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Role of inducible nitric oxide-derived nitric oxide in silica-induced pulmonary inflammation and injury.
Zeidler PC; Hubbs AF; Castranova V
Toxicologist 2004 Mar; 78(S-1):143-144
Our lab has demonstrated previously that exposure of rats to silica resulted in induction of inducible nitric oxide synthase (iNOS) in alveolar macrophages (AM) and alveolar type II epithelial cells (TII). The production of nitric oxide (NO) by these pneumocytes and resultant NO-dependent damage (nitrotyrosine residues) have been related temporally and anatomically with silica-induced inflammation and granuloma formation (Am J Physiol Lung Cell Mol Physiol 283:L485, 2002). The objective of the present study was to determine if these associations represent a causal role for NO in silica-induced lung disease. To address this question, the sub-chronic response of C57BL/6J wild type (WT) mice and iNOS knockout (KO) mice to aspiration of silica (40 mg/kg) was compared 42 days post-exposure. Exposure of WT mice to silica was marked by the following sub-chronic responses: pulmonary damage (increased LDH and albumin levels in lung lavage fluid, and increased lung weight), inflammation (increased lung lavage polymorphonuclear leukocytes, TNF-alpha, MIP-2 and TGF-beta, and histological evidence of alveolitis and lipoproteinosis), oxidant stress (increased zymosan-stimulated chemiluminescence from AM, and decreased total antioxidant levels in lung lavage fluid), and fibrosis (increased lung hydroxyproline levels). Absence of the iNOS gene in KO mice resulted in a significant decrease in markers of pulmonary damage, inflammation, oxidant stress and fibrosis 42 days after silica exposure. These data indicate that NO production plays a causal role in the progression of silica-induced lung disease.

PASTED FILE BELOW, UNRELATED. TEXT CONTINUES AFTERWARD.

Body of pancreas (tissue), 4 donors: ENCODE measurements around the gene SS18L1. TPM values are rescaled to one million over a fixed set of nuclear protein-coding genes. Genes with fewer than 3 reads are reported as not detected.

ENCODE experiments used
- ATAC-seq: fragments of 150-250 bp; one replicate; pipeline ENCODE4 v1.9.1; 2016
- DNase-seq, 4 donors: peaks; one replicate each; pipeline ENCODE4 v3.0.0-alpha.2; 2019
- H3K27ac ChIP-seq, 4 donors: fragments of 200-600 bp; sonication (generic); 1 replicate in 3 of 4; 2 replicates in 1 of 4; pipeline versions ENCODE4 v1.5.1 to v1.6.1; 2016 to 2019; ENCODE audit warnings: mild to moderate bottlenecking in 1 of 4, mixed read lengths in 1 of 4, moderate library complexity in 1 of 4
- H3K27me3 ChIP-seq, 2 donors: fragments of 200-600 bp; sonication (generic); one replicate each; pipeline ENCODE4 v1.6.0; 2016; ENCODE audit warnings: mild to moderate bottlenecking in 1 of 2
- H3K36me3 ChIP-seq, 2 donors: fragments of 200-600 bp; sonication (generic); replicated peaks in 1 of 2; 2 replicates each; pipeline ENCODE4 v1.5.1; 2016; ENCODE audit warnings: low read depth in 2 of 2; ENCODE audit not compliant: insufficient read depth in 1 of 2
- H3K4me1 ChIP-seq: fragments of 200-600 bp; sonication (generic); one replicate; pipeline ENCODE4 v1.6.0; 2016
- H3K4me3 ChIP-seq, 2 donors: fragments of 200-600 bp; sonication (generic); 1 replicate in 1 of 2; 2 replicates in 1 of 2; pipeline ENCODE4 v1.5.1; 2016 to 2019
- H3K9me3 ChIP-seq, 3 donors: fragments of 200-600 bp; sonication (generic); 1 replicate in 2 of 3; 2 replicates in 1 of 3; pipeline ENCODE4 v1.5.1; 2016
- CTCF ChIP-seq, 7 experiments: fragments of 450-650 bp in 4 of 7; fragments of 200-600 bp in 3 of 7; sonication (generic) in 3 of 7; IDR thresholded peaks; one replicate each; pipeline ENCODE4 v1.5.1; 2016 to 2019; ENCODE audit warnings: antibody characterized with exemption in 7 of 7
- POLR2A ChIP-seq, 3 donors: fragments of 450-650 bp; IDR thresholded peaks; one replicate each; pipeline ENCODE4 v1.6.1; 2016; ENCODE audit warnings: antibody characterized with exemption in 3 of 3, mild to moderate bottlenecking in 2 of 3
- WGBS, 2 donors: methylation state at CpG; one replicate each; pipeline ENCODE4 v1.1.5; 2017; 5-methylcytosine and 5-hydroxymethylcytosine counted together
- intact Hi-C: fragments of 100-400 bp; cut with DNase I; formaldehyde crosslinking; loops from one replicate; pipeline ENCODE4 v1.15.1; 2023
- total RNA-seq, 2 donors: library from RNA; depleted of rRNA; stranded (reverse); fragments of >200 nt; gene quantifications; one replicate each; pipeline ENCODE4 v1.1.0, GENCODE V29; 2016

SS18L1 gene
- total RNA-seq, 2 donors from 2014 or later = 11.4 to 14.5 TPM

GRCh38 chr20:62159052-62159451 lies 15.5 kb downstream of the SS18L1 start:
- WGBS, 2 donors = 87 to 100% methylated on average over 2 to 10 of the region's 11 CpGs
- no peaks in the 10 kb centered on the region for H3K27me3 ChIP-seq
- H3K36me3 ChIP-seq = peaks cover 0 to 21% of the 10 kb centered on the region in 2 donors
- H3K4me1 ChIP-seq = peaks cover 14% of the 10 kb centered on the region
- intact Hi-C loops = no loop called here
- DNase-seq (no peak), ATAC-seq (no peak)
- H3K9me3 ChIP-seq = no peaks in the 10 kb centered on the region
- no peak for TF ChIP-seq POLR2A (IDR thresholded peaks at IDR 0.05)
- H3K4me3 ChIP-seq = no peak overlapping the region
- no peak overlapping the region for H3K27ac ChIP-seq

Animals; Animal studies; Exposure levels; Fibrosis; Injuries; Laboratory animals; Lung disease; Lung disorders; Nitrous oxides; Oxides; Pulmonary system disorders; Respiratory system disorders; Silica dusts; Silicates
The Toxicologist. Society of Toxicology 43nd Annual Meeting and ToxExpo, March 21-25, 2004, Baltimore, Maryland
Page last reviewed: May 5, 2020
Content source: National Institute for Occupational Safety and Health Education and Information Division